For any set $B\subseteq \mathbb{N}$ one can associate the formal series $$f_B(z) = \sum_{b\in B}z^b$$ and obtain $$f_B(z)^k = \sum_{n\geqslant 0} r_{B,k}(n)z^n,$$ where $r_{B,k}(n) = |\{(x_1,\cdots,x_k)\in B^k : x_1+\cdots+x_k=n\}|$. As it is characteristic of the Circle Method, one them have $$ r_{B,k}(n) = \frac{1}{2\pi i}\int_{|z|=\rho} \frac{f_B(z)^k}{z^{n+1}}~\mathrm{d}z = \int_0^1 f_B(e(t))^k e(-nt)~\mathrm{d}t,$$ where $e(z) = e^{2\pi iz}$.

I am starting to study the Circle Method and the first thing I noticed is that, although it is a very powerful way to deal with both Waring's and weak Goldbach's problems, it seems that it relies heavily on the number-theoretical properties of the primes and Waring bases to work properly, and doesn't have strong "combinatorial powers" *per se*.

However, this first step of the setup seems to be a very very natural starting point to deal with problems involving (asymptotic) bases in general, but I found way less discussions about this in the literature than I expected. More especifically, my question is:

Is there any approach of the Erdős–Turán conjecture on additive bases via the Hardy-Littlewood circle method? Or it is known to be an ineffective approach?

As far as I know, the best results up to date has been made in the closely related problem of finding thin bases, namely

**Erdös-Tetali theorem**(1990) on the existence of asymptotic $h$-bases $B$ with $r_{B,h}(n) = \Theta(\log(n))$, using, basically, only probabilistic methods.**Vu's thin subbases of Waring bases**(2000), showing the existence of asymptotic $h_k$-bases $B^{(k)} \subseteq P_k = \{n^k : n\geqslant 0\}$ with $r_{B^{(k)},h_k}(n) = \Theta(\log(n))$ for every $k$. He uses both probabilistic methods AND the Circle Method, but as far as I understood the last one is used "only" in dealing with the $P_{k}$'s. (By "only" I mean that it is not in the sense that I am asking in this question.)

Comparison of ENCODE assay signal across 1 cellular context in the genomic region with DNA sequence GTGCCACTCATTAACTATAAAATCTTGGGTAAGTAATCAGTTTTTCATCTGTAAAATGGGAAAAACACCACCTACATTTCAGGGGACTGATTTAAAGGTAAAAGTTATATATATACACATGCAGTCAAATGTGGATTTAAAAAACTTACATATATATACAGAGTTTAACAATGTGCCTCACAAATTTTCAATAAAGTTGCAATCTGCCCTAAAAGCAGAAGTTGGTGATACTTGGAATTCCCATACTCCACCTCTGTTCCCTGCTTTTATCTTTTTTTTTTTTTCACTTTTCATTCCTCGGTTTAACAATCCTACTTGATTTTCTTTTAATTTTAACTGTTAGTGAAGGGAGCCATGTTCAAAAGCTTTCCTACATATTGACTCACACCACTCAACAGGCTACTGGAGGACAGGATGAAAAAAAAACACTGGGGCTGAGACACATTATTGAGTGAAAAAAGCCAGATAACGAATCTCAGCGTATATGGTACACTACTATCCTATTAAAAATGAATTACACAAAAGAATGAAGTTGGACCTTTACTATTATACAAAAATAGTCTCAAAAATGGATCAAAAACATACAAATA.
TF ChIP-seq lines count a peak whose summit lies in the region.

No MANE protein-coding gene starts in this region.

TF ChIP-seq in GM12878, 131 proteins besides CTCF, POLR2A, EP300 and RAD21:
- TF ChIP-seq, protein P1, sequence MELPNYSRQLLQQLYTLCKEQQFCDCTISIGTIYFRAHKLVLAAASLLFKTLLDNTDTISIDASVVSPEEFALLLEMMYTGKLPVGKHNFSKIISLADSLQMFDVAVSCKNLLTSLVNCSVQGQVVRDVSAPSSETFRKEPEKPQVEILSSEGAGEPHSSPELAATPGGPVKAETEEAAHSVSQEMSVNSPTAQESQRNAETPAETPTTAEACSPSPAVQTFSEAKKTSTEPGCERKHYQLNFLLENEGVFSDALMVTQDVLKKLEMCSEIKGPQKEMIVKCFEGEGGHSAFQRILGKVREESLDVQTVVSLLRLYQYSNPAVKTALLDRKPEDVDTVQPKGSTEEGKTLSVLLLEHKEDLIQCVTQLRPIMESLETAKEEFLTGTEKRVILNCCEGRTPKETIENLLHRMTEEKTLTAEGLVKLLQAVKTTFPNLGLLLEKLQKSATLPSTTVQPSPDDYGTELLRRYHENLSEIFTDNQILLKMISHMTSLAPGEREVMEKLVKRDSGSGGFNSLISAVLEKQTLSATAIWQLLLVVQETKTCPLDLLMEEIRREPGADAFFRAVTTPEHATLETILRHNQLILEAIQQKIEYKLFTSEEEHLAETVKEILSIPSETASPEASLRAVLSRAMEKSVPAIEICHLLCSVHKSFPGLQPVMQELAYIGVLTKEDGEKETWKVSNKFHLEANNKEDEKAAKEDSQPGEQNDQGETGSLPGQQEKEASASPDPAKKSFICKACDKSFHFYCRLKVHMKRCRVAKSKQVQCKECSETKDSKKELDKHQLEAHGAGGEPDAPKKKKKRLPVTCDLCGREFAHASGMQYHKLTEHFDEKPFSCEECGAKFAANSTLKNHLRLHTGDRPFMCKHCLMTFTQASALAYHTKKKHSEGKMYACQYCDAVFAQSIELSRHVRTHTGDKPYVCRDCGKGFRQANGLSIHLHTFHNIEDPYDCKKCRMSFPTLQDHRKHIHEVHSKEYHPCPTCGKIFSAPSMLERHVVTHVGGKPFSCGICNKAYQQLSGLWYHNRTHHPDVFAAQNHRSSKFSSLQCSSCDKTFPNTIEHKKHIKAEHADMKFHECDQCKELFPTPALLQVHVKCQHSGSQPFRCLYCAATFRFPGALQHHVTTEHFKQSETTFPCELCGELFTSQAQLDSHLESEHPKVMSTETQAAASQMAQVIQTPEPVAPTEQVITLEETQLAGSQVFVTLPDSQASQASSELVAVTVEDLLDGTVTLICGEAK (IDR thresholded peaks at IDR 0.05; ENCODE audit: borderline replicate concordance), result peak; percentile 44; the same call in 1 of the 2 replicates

Other approaches like the Borwein-Choi-Chu result (2006) that asserts that if $B$ is a $2$-basis then $\liminf\limits_{n\to\infty} r_{B,2}(n) > 7$ seems fruitful too, but I didn't spent enough time reading it to be able to make a proper remark. On the other hand, the current probabilistic methods apparently have a "technical limitation" involving the $\Theta(\log(n))$, as it seems to be the best one can get in this direction.

After reading Xiao's master's dissertation and a few books (Alon & Spencer's *Probabilistic Method*, Nathanson's *Additive NT: Classical Bases*, Tao & Vu's *Additive Combinatorics*), I had a feeling that the Circle Method is a possible way to understand better this limitation of the probabilistic method.

In any case, this is more a raw idea than anything. I'd appreciate any references, thoughts and thinghs to think about. Thanks in advance!